Month: November 2018

Indoor Air – Comfortable or Healthy?


The science correlating clean air with health issues is still evolving. There is no standard definition of “Clean Air”. As a result, most standards for building indoor air quality (IAQ) are established based on people’s perception of air quality. In this article we will examine both perceived air quality and actual clean air. We will present our conclusion and recommendations for achieving the healthiest indoor air possible.

Comfortable Air

Perceived Air Quality (PAQ), as the name indicates, is the subjective assessment of air quality by those living in a home or working in a business environment. Home builders want to build homes that meet the wishes of the occupants. To determine what standards must be achieved to that end the builders conduct field studies in which sample subjects are exposed to different environment conditions, and their satisfaction with that environment is recorded.

A typical study [1] varied three levels of air temperature and humidity and two levels of ventilation rate. The values for temperature and relative humidity were:

20 Degrees C/ 40% RH, 23 Degrees C/ 50% RH,26 Degrees C/ 60%RH

Ventilation in these tests was set as:

10 liters/ second per person

3.5 liters/ second per person

Other studies [2] have examined the effect of CO2 on air perception quality.


These studies show that there is not a single value for the parameters studied that would assure an acceptable perceived air quality. The studies only show that air is perceived as acceptable when it is cool and dry and unacceptable when it is warm and humid. The ideal conditions depend on your geographical location and time of the year. Ideal Humidity is between 30% RH and 50% RH. For example Canadian standards recommend 35% RH in winter and 50% RH in summer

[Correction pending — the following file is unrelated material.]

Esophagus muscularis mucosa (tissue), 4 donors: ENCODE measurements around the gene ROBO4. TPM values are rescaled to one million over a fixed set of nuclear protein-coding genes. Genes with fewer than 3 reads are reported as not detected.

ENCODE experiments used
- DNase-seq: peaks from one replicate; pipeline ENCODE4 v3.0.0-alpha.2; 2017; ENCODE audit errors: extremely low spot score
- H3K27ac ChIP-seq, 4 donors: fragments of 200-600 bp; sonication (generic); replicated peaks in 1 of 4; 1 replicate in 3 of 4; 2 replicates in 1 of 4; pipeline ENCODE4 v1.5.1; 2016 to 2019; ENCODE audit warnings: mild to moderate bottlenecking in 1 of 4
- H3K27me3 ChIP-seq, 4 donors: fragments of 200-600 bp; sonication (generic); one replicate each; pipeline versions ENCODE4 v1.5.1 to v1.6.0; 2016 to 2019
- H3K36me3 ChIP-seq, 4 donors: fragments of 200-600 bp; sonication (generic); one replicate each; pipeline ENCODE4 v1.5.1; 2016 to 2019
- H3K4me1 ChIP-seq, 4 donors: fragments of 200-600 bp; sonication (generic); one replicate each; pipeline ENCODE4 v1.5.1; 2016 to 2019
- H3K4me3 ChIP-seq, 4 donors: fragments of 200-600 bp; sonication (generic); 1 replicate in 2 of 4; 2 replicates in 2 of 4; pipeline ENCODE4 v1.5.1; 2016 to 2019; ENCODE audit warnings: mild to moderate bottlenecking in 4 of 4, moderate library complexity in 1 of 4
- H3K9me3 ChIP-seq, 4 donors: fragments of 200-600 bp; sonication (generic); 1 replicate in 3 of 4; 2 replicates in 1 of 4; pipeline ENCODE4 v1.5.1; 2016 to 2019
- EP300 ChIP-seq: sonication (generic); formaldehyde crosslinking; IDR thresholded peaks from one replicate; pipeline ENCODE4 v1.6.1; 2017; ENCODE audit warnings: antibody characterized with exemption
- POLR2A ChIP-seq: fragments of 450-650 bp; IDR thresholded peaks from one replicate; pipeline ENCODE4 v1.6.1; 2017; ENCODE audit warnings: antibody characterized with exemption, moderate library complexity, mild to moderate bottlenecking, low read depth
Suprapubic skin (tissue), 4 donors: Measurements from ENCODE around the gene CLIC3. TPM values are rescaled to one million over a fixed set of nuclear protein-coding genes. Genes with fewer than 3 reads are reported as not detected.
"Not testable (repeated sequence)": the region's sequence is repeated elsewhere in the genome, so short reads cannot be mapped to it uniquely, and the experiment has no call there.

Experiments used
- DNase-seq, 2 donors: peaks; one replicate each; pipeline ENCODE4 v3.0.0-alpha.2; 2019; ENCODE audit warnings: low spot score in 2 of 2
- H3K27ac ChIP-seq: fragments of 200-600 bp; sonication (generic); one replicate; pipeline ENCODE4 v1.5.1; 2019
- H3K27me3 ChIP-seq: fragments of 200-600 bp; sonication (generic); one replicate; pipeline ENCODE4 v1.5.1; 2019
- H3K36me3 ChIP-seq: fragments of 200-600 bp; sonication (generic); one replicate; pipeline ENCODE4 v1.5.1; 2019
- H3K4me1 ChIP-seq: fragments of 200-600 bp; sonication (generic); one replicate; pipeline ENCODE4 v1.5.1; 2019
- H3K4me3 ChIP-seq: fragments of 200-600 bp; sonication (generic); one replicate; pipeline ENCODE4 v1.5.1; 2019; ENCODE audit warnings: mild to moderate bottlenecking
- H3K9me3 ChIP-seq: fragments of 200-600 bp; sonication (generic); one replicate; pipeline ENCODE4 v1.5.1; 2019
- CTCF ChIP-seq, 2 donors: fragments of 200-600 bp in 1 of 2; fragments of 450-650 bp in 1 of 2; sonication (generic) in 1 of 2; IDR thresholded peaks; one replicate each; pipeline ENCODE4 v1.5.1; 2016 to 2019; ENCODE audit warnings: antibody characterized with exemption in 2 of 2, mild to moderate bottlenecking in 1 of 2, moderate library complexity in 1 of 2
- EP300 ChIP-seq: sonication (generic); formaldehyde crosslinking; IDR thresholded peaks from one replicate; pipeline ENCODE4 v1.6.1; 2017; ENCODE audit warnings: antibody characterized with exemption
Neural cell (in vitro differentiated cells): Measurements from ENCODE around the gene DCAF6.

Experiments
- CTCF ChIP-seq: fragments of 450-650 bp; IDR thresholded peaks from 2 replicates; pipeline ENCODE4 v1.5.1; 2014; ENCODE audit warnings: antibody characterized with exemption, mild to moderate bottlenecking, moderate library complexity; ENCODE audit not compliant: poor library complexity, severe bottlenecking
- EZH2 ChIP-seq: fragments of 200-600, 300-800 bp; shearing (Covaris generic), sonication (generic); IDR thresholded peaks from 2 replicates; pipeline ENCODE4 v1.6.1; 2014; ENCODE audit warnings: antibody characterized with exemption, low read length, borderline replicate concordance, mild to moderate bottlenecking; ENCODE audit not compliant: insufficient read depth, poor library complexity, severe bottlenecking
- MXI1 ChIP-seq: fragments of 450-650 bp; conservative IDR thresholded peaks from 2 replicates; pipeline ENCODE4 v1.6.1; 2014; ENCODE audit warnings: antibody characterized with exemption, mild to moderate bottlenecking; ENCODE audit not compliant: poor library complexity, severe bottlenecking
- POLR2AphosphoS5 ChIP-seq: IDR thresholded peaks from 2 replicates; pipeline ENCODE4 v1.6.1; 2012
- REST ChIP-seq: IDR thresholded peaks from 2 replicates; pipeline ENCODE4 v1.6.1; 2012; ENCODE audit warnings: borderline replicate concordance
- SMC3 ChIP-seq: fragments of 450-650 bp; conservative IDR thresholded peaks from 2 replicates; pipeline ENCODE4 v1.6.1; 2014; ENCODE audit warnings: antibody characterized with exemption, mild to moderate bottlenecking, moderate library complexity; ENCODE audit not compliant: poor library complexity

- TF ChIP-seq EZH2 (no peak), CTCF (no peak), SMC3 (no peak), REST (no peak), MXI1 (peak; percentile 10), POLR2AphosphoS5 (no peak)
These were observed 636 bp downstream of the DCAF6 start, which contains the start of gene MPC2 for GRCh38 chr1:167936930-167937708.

Other recommended values are CO2 less than 1000 ppm and ventilation rate above 0.5 air change rate per hour( or 14 liters/sec per person).

Other factors are also considered for improving comfort. For example a Danish labeling system for building primary emissions of volatile organic compounds (VOC) [3] focuses on comfort by minimizing annoying odors and mucous membrane irritation. The values of the VOCs should be below levels that can be sensed by the occupants. These levels have nothing to do with health impact. As we can see the emphasis is on maximizing the air quality perception, not the health of the building occupant.

Healthy Air

The science of clean air is still evolving. There is no standard definition of “clean air”. Scientific studies have focused on specific issues related to the ambient air such as the effects of radon, formaldehyde, sick building syndrome, air particulates, VOCs and ventilation. But all these studies were focused on the specific problems noted above. There is no single science branch that addresses all the above factors together as one subject. However, there is mounting evidence of the importance of indoor air pollution and lack of adequate ventilation in establishing a healthy air environment.Getting an Air Quality Monitor for your home is a good first step to improve your indoor air quality. Continue reading “Indoor Air – Comfortable or Healthy?”